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This book is actually several different books woven together. It’s part autobiography of the author’s running life, it’s part a study of comparative biology between various creatures with an endurance bent and humans, it’s part an examination of the evolutionary biology of humanity’s proclivity to run, and it’s part guide to preparing to engage in ultramarathons. Often I pan such books as being unfocused, ill-planned, and—most often—attempts to whip an article’s worth of material into a book length piece. However, Heinrich keeps it interesting enough that I don’t feel it necessary to level these criticisms. Still, my first warning to readers is that one has to read on for quite a while before one gets to the book that one thought one bought—i.e. one that answers the title question of “why WE (i.e. people in general and not the author specifically) run.” In short, you’ll need to have an eclectic set of interests to get through the whole book, but some may find reading only part of it gives them all they wanted from the book.

It should be noted that the book is on its second title. The original title was: “Racing the Antelope: What Animals Can Teach Us about Running and Ourselves.” The author explains in the front matter why the original name was changed (apparently some loud and obnoxious writer had a similarly titled book on a different subject and whined about it.) Changing the title wasn’t required because: a.) titles cannot be copyrighted, and b.) it wasn’t exactly the same title anyway. Still the new, more succinct, title may lead one to expect a succinct book, which this isn’t so much.

Some readers will enjoy Heinrich’s writing style; others will find that it ventures too far into flowery territory on occasion. I did enjoy it. However, I can see how a reader might find some of the descriptive sequences to be excessive–particularly toward the beginning of the book.

While there’s some overlapping and interweaving, one can think of the book in three sections. It’s written in twenty chapters. The first six tell the author’s story of getting into running and his youth. The next eight chapters deal in comparative and evolutionary biology. In general, these chapters look at the biology of other creatures as they pertain to said animals’ ability to engage in running (or activities that are like running in that they involve endurance of muscles and the cardiovascular system.) Also included in this section is the evolutionary biology of humans as it relates to becoming a species of runners. This is the core of the book and was the most interesting section for me. In it, Heinrich considers the endurance activities of insects, birds, antelopes, camels, and frogs. Each of these has a particular relevance. For example, camels are masters of endurance under harsh conditions. Frogs tell the story of the difference between fast and slow twitch musculature (relevant to sprinters versus distance runners.) Antelopes are, of course, the exemplars running in the animal kingdom, but the nature of their running is so different from that of humans (i.e. making quick escapes versus pursuing wounded prey.) The last six chapters can be seen as a guide to preparing for ultramarathon races, but it’s also a continuation of the author’s self-examination of his running life from the time he began ultramarathoning.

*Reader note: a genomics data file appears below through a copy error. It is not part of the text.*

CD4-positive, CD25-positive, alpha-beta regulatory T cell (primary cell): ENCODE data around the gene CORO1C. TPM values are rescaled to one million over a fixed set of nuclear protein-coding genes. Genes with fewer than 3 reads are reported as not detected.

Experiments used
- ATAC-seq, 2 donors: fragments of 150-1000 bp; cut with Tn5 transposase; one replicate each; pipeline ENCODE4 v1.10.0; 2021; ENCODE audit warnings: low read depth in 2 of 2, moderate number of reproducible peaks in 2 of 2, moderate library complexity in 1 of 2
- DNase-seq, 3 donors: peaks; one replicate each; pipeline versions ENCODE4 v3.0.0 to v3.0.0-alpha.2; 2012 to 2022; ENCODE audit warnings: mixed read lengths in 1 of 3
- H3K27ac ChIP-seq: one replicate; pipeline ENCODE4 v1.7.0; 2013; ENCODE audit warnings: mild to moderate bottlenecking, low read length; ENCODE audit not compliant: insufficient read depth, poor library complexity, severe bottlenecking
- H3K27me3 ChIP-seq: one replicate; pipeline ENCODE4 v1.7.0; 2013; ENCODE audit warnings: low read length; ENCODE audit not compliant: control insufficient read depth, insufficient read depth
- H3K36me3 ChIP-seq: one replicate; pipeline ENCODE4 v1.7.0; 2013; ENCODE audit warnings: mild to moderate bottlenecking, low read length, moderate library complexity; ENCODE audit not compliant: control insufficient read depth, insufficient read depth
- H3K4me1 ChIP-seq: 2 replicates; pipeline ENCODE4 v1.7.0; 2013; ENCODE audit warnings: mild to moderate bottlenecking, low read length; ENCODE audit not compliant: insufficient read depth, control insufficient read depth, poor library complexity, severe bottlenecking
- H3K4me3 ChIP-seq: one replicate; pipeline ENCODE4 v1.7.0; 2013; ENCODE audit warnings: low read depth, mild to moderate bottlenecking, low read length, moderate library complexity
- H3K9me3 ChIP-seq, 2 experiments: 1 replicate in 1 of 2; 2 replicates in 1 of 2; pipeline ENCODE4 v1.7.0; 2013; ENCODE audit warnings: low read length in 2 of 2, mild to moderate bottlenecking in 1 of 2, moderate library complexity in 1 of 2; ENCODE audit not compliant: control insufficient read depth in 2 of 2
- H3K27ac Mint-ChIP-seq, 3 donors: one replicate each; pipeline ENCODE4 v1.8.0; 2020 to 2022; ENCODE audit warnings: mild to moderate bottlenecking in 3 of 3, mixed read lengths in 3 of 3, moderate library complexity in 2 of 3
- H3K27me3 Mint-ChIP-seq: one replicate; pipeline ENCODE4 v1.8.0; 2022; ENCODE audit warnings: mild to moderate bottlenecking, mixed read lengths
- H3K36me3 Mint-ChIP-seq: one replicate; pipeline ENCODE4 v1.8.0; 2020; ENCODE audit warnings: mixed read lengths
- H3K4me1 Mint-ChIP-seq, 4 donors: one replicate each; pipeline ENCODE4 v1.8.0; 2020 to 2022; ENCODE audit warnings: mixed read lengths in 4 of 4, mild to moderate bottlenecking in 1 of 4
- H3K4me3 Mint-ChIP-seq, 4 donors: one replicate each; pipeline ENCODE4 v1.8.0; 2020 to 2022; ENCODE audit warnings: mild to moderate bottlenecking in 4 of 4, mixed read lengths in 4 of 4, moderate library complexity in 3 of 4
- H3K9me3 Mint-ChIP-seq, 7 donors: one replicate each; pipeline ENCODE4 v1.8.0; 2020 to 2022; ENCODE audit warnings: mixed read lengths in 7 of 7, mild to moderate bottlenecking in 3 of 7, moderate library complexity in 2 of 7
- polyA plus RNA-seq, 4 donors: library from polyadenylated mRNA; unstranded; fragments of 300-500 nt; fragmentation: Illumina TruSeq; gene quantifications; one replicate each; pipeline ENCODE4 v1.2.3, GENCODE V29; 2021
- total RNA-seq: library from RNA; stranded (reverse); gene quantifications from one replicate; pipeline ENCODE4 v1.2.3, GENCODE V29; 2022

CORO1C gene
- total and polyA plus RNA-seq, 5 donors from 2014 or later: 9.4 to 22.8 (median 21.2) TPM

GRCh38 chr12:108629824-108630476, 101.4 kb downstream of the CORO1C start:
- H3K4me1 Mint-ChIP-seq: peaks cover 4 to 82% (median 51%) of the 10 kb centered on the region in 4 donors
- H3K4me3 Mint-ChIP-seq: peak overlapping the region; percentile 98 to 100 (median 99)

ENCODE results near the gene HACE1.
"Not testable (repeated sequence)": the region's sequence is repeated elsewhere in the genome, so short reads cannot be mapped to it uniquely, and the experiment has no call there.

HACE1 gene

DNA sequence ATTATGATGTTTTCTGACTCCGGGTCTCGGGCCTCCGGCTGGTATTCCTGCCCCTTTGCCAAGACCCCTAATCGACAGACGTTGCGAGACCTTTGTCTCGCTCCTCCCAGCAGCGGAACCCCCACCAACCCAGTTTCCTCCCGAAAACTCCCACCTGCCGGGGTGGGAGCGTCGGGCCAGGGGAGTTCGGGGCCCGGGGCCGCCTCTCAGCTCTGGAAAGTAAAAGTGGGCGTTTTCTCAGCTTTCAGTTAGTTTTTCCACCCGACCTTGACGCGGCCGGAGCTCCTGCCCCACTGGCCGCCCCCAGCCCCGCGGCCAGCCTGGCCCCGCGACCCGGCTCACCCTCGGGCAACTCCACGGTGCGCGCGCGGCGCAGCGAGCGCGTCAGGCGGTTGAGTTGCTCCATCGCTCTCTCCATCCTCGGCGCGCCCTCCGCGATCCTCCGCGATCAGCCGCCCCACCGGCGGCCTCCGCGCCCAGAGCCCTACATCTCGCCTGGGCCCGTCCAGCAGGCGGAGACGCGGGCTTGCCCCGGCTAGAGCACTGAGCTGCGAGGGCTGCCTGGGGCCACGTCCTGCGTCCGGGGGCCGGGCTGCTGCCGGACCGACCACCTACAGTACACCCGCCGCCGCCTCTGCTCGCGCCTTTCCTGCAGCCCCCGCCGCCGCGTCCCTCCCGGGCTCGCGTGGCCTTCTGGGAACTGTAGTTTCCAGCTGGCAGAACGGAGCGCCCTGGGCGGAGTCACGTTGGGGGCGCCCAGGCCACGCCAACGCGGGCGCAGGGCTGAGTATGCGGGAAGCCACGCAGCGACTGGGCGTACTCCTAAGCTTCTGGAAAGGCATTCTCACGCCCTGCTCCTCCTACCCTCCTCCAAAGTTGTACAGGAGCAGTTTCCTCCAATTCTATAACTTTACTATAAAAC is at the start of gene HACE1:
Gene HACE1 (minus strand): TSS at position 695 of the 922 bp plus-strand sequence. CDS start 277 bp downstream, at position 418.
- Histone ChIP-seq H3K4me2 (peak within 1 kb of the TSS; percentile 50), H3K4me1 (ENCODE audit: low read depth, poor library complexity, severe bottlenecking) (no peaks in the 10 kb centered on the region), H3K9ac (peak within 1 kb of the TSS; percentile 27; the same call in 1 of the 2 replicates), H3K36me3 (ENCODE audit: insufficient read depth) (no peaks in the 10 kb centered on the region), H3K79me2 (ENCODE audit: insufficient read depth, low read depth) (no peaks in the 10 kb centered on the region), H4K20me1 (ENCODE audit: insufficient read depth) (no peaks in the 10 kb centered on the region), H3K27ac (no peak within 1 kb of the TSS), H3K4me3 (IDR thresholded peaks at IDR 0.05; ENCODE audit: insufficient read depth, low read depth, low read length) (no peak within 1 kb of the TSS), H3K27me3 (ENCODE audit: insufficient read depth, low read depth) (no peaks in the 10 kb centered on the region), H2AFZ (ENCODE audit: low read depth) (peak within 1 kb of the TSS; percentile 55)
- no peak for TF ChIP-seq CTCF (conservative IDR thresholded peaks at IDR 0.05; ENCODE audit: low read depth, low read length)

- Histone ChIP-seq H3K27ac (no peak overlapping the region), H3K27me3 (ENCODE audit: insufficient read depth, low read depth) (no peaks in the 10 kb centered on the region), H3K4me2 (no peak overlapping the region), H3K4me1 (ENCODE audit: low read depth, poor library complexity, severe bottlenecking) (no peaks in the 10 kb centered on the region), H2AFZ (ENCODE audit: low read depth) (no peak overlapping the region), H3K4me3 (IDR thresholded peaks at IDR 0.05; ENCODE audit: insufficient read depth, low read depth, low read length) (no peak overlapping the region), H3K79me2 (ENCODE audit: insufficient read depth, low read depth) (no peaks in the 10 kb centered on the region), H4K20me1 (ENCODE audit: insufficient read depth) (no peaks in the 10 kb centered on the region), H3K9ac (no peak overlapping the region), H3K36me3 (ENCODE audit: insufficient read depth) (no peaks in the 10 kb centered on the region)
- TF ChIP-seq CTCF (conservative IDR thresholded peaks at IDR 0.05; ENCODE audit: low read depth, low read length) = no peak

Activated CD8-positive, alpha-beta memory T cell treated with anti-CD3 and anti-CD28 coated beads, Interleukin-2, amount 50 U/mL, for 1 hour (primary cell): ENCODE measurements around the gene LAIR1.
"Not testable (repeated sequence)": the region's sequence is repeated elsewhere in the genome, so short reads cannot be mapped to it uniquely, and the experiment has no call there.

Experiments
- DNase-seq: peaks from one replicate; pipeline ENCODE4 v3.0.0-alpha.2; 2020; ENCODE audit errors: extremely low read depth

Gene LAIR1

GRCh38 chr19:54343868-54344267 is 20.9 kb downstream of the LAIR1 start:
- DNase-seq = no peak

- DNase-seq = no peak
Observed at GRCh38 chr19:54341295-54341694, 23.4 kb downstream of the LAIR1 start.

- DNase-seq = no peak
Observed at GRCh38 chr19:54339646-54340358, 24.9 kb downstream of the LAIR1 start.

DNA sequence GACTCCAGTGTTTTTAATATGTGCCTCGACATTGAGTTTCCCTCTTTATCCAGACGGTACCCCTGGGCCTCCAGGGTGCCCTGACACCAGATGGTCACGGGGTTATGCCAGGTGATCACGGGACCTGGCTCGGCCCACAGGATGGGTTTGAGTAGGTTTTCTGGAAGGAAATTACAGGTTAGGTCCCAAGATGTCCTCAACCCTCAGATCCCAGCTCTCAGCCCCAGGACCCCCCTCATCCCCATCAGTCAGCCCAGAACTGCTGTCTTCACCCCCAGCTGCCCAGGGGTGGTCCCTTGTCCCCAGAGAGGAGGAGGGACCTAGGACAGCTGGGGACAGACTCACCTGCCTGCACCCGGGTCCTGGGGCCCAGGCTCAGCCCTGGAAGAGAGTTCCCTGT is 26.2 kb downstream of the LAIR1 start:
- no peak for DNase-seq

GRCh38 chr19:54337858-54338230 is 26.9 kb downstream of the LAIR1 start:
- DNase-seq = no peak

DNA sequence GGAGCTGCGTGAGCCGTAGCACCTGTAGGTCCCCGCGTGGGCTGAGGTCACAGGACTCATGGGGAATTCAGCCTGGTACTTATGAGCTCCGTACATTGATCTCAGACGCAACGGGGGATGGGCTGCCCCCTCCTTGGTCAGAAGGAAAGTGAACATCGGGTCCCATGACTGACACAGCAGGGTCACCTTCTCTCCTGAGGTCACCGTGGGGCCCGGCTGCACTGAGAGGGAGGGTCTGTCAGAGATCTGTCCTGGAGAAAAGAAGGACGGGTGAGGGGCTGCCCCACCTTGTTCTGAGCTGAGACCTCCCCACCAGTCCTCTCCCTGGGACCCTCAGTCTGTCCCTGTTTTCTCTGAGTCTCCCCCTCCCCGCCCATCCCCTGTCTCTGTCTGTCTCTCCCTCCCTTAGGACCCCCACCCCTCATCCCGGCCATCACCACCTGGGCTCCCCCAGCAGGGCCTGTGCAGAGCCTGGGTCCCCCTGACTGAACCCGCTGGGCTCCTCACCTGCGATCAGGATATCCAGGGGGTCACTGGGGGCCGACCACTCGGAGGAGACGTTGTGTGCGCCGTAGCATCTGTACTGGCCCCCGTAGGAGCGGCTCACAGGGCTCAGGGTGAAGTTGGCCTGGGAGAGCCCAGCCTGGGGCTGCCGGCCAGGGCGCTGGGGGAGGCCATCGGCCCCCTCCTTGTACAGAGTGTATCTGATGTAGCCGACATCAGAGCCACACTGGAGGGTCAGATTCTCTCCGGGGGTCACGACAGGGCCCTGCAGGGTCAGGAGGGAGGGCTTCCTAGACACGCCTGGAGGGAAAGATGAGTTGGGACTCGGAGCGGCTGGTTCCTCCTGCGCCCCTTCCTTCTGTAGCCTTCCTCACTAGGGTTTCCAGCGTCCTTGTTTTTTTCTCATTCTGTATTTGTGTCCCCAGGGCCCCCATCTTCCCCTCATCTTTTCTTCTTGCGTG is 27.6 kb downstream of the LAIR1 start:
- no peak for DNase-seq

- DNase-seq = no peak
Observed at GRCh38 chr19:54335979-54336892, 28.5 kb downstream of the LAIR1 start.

I’d recommend this book for readers who are interested in the science of human performance. It’s well written, and the insights it offers into the biology of other animals are fascinating. Whether you read the whole book or just the part that pertains to your interests, you’ll take something away from this book.